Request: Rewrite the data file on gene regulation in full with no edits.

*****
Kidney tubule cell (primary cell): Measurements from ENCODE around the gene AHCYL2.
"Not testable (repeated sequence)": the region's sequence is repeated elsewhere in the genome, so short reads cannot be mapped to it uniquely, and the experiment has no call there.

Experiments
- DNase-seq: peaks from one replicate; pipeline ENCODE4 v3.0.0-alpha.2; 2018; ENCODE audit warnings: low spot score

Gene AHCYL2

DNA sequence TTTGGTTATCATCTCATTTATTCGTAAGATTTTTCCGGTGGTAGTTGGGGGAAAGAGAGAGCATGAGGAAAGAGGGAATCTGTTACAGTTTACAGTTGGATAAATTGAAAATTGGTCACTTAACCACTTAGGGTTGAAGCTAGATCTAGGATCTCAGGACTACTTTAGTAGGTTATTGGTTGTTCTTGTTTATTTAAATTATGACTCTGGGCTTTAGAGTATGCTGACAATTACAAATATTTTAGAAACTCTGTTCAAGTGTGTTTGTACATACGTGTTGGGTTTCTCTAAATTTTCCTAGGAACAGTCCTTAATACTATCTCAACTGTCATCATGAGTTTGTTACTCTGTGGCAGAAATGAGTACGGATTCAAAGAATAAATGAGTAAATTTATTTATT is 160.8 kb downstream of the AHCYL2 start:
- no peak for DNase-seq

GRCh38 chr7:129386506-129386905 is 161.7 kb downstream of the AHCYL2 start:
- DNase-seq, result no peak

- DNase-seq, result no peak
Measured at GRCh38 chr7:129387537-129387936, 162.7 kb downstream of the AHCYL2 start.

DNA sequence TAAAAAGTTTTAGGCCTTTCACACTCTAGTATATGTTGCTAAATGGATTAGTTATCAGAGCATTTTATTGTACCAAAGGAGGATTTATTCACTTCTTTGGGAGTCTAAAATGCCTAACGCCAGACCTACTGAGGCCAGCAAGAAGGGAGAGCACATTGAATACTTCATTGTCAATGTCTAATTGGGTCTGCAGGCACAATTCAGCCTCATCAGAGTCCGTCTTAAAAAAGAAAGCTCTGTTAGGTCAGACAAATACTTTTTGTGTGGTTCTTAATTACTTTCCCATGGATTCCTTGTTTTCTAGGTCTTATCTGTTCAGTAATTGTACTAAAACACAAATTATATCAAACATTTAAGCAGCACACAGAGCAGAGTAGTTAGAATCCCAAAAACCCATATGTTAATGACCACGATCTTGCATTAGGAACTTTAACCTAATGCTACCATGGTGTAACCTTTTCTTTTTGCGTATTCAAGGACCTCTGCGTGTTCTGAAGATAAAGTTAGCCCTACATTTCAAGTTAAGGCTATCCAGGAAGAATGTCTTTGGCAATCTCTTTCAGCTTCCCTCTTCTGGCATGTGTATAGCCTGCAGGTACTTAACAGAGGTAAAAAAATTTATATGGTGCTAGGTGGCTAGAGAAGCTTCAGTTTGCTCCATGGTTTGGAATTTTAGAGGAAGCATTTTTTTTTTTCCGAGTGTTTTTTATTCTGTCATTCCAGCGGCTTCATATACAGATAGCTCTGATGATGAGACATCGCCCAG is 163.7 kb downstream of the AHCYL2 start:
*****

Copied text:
Kidney tubule cell (primary cell): Measurements from ENCODE around the gene AHCYL2.
"Not testable (repeated sequence)": the region's sequence is repeated elsewhere in the genome, so short reads cannot be mapped to it uniquely, and the experiment has no call there.

Experiments
- DNase-seq: peaks from one replicate; pipeline ENCODE4 v3.0.0-alpha.2; 2018; ENCODE audit warnings: low spot score

Gene AHCYL2

DNA sequence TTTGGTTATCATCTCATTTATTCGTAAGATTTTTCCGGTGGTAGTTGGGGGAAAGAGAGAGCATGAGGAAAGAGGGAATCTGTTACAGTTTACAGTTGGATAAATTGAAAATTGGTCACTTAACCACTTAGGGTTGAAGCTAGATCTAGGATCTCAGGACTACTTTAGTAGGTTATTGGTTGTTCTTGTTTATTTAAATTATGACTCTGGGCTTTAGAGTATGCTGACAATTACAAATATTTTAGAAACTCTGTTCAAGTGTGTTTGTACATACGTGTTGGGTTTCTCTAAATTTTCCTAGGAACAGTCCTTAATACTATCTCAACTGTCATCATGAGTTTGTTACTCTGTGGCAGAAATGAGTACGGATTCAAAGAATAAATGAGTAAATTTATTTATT is 160.8 kb downstream of the AHCYL2 start:
- no peak for DNase-seq

GRCh38 chr7:129386506-129386905 is 161.7 kb downstream of the AHCYL2 start:
- DNase-seq, result no peak

- DNase-seq, result no peak
Measured at GRCh38 chr7:129387537-129387936, 162.7 kb downstream of the AHCYL2 start.

DNA sequence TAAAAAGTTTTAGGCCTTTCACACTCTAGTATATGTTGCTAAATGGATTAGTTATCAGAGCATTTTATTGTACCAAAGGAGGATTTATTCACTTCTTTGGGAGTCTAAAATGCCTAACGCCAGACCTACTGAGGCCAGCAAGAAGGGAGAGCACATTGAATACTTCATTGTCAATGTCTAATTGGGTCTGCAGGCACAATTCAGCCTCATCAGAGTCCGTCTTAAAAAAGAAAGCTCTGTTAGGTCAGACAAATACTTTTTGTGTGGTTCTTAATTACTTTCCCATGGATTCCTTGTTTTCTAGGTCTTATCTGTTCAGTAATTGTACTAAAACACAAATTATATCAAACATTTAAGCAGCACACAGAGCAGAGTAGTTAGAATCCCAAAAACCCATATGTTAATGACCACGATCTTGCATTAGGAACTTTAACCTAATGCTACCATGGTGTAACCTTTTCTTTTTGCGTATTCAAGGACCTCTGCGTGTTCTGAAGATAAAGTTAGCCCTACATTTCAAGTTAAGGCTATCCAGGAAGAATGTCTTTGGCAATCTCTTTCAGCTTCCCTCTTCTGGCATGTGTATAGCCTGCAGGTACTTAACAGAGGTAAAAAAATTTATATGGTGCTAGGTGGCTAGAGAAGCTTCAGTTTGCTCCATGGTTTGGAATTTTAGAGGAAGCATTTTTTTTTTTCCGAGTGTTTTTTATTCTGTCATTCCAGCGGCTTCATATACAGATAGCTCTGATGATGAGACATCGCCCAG is 163.7 kb downstream of the AHCYL2 start: